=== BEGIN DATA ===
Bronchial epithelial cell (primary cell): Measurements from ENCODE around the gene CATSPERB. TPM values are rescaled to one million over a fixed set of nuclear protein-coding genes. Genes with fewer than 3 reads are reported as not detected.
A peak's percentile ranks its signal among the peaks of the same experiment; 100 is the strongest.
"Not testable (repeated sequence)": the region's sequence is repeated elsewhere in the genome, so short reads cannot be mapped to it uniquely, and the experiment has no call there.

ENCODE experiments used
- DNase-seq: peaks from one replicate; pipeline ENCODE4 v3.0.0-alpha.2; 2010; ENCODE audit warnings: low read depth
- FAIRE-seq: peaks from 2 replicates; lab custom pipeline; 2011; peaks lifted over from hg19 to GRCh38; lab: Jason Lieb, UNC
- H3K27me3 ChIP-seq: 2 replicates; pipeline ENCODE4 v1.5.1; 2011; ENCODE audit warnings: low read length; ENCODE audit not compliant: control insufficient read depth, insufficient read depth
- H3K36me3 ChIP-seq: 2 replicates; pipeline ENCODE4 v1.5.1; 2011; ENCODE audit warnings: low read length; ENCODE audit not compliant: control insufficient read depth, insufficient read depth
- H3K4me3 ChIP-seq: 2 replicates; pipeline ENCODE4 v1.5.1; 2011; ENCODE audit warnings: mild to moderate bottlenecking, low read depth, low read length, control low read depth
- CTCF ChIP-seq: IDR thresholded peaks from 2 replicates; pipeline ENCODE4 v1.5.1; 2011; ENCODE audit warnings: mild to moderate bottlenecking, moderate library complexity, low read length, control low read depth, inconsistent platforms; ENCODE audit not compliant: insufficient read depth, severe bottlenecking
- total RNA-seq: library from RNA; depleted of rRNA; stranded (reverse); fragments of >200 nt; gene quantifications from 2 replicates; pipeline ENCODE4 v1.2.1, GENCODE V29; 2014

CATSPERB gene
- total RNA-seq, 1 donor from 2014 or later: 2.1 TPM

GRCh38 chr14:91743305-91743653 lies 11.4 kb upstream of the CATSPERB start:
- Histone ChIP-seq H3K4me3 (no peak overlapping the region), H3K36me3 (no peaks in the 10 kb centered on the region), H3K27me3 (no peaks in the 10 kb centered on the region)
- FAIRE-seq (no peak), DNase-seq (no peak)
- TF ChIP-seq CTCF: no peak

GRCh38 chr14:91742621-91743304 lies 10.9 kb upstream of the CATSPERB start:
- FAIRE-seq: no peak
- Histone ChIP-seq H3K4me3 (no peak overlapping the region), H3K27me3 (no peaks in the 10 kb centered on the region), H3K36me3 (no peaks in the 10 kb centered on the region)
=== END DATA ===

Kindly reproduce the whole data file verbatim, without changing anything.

Bronchial epithelial cell (primary cell): Measurements from ENCODE around the gene CATSPERB. TPM values are rescaled to one million over a fixed set of nuclear protein-coding genes. Genes with fewer than 3 reads are reported as not detected.
A peak's percentile ranks its signal among the peaks of the same experiment; 100 is the strongest.
"Not testable (repeated sequence)": the region's sequence is repeated elsewhere in the genome, so short reads cannot be mapped to it uniquely, and the experiment has no call there.

ENCODE experiments used
- DNase-seq: peaks from one replicate; pipeline ENCODE4 v3.0.0-alpha.2; 2010; ENCODE audit warnings: low read depth
- FAIRE-seq: peaks from 2 replicates; lab custom pipeline; 2011; peaks lifted over from hg19 to GRCh38; lab: Jason Lieb, UNC
- H3K27me3 ChIP-seq: 2 replicates; pipeline ENCODE4 v1.5.1; 2011; ENCODE audit warnings: low read length; ENCODE audit not compliant: control insufficient read depth, insufficient read depth
- H3K36me3 ChIP-seq: 2 replicates; pipeline ENCODE4 v1.5.1; 2011; ENCODE audit warnings: low read length; ENCODE audit not compliant: control insufficient read depth, insufficient read depth
- H3K4me3 ChIP-seq: 2 replicates; pipeline ENCODE4 v1.5.1; 2011; ENCODE audit warnings: mild to moderate bottlenecking, low read depth, low read length, control low read depth
- CTCF ChIP-seq: IDR thresholded peaks from 2 replicates; pipeline ENCODE4 v1.5.1; 2011; ENCODE audit warnings: mild to moderate bottlenecking, moderate library complexity, low read length, control low read depth, inconsistent platforms; ENCODE audit not compliant: insufficient read depth, severe bottlenecking
- total RNA-seq: library from RNA; depleted of rRNA; stranded (reverse); fragments of >200 nt; gene quantifications from 2 replicates; pipeline ENCODE4 v1.2.1, GENCODE V29; 2014

CATSPERB gene
- total RNA-seq, 1 donor from 2014 or later: 2.1 TPM

GRCh38 chr14:91743305-91743653 lies 11.4 kb upstream of the CATSPERB start:
- Histone ChIP-seq H3K4me3 (no peak overlapping the region), H3K36me3 (no peaks in the 10 kb centered on the region), H3K27me3 (no peaks in the 10 kb centered on the region)
- FAIRE-seq (no peak), DNase-seq (no peak)
- TF ChIP-seq CTCF: no peak

GRCh38 chr14:91742621-91743304 lies 10.9 kb upstream of the CATSPERB start:
- FAIRE-seq: no peak
- Histone ChIP-seq H3K4me3 (no peak overlapping the region), H3K27me3 (no peaks in the 10 kb centered on the region), H3K36me3 (no peaks in the 10 kb centered on the region)